- Any requirement to complete a set of audited scheme accounts at this time will be extended to 30 June 2020.
- The requirement to report late payment of contributions has been extended from 90 days to 150 days.
Highlights for defined benefit schemes
- Trustees should be alert to the higher risk of scam activity, particularly in the context of transfer requests. TPR suggests that Trustees may wish to consider suspending CETV quotations.
- TPR will not take enforcement action where a valuation submission is delayed for up to three months after the 15 month statutory deadline and such a delay need not be reported to TPR.
Key points for DC pension schemes
- Employers wishing to reduce contributions to a DC pension scheme to the statutory minimum will, among other things, need to consider compliance with the consultation requirements. Ordinarily, this would involve a 60 day consultation. However, TPR has confirmed it will not take enforcement action where the 60 day consultation requirement is breached provided certain conditions are met.
- Fines for any Chair's statement failure will continue to be imposed but no new penalty notices will be issued before 30 June 2020.
- Master Trusts can submit informal reports of triggering events or significant events under the Master Trust legislation.
In a recent webinar for the PLSA, David Fairs (TPR's Executive Director of Regulatory Policy), stated that these easements will be reviewed in late May/early June to determine whether they will be withdrawn or maintained for any further period after 30 June 2020.
Other helpful resources
Visit the COVID-19 section on our pensions hub https://www.pensionshub.com/knowhow/covid-19-pensions
See our April edition of Snapshot https://www.shlegal.com/insights/pensions-snapshot---april-2020
Stephenson Harwood's collated COVID-19 related guidance notes https://www.shlegal.com/insights/coronavirus-guidance
In these turbulent economic times, COVID-19 has and continues to have a real impact on all kinds of companies. Markets have been volatile and with that volatility comes an even greater risk of pension scam activity.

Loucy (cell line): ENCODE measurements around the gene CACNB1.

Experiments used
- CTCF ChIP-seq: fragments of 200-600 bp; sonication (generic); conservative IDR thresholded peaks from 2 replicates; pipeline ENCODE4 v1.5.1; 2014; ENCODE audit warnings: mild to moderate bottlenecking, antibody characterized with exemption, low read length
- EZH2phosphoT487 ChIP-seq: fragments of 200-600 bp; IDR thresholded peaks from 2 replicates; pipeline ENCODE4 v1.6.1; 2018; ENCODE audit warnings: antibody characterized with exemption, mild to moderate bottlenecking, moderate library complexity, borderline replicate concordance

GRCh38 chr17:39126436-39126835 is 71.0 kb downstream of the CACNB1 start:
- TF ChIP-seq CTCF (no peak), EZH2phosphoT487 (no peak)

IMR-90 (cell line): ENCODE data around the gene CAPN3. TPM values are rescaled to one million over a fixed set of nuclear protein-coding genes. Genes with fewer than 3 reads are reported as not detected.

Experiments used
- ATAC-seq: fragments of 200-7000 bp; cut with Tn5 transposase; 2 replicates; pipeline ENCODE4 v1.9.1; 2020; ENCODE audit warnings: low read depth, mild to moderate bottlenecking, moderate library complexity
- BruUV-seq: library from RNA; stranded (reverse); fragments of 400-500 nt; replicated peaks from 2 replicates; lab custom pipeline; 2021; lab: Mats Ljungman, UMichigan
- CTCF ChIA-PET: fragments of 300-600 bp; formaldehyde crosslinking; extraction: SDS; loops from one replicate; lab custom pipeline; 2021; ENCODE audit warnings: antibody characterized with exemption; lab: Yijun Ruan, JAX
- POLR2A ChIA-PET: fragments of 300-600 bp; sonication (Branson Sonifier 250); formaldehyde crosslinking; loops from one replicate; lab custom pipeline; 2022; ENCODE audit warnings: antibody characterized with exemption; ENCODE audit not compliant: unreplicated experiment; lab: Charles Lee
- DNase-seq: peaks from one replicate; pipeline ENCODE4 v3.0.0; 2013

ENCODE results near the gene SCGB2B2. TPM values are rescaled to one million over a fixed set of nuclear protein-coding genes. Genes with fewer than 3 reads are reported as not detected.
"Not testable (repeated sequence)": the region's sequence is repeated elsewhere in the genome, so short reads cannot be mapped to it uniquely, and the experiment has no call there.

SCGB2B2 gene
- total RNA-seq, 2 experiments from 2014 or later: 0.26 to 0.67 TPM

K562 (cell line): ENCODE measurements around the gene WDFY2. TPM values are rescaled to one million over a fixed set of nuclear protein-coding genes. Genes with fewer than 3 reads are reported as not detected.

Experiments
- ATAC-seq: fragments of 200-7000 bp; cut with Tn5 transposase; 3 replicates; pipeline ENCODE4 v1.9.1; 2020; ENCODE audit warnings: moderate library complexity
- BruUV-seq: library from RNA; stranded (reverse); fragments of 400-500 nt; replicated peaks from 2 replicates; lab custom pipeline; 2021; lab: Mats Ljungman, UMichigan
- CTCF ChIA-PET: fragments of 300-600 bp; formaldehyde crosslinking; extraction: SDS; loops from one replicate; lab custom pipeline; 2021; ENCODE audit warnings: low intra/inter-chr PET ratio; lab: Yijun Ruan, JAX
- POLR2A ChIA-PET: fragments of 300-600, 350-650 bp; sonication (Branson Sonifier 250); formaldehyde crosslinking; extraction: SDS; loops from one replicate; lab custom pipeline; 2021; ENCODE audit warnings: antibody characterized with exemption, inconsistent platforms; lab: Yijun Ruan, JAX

Unscrupulous fraudsters work in sophisticated ways to lure vulnerable people in with ‘early access’ pension offers. Scams are becoming increasingly common on the back of mass unemployment and the immediate pressure placed on household incomes and fraudsters are not missing the opportunity to prey on the anxiety and fear of savers and investors alike.
The Financial Conduct Authority (FCA), The Pensions Regulator (TPR) and Money and Pensions Service (MPS) have teamed up to warn savers against the very real risk of being targeted by pension scammers. Collectively, the recommendations for savers and investors are to reject all unexpected and unsolicited offers, get to know the warning signs (e.g. a high rate of return which sounds too good to be true) and, crucially, not to make any impromptu decisions about pensions.
What can trustees and administrators do?
Trustees and administrators play an important role in educating and protecting members and can help savers keep their retirement savings away from scammers. Practical things that can/should be done include:
- having a scam prevention page on the scheme website;
- printing and including TPR’s pension scams guide in the annual member statements and transfer packs; and
- conducting thorough due diligence when a member asks to transfer TPR’s pension using the checklist and using the combating pension scams code of good practice.
So what is being done?
The ScamSmart website directly assists in providing know-how from pension scams and the legislation offers some protection (for example, Section 48 of the Pension Schemes Act 2015 which requires trustees or scheme managers to check that advice has been taken before allowing a transfer to proceed, where the proposed transfer involves a DB pension or other safeguarded benefits worth more than £30,000). Advice must be provided by a firm with the FCA permission to advise on pension transfers.
In a major report on the functioning of the UK pensions industry on 5 August 2019, the Work and Pensions Committee commented that the FCA’s dedicated scammers team only consisted of approximately 10 staff (out of 3,700 FCA staff) and that more needed to be done. Clearly, even with a modest increase in that number, there is a big question as to whether enough is being done at present and we should expect to see more in the pipeline to guard against pension scams.
Pension scheme investment: How far can non-financial considerations be taken into account?
A recent appeal to the Supreme Court concerned the powers of the government to limit the factors which are to be taken into account by authorities (as “quasi-pension trustees”) when investing pension scheme assets on behalf of a local government pension scheme (the Scheme).
The respondent Secretary of State had the power, conferred onto it by The Public Service Pensions Act 2013 (the 2013 Act), to issue guidance to authorities on the administration and management of the Scheme. The Local Government Pension Scheme (Management and Investment of Funds) Regulations 2016 (the 2016 Regulations) required an authority to produce an investment strategy in accordance with the guidance. Regulation 7(2)(e) required the authority’s investment strategy to include how “social, environmental and corporate governance considerations” are taken into account.
The guidance adopted two tests commended by the Law Commission for taking non-financial considerations into account: first, did the proposed step involve significant risk of financial detriment to the Scheme and, second, was there good reason to think that members would support taking it?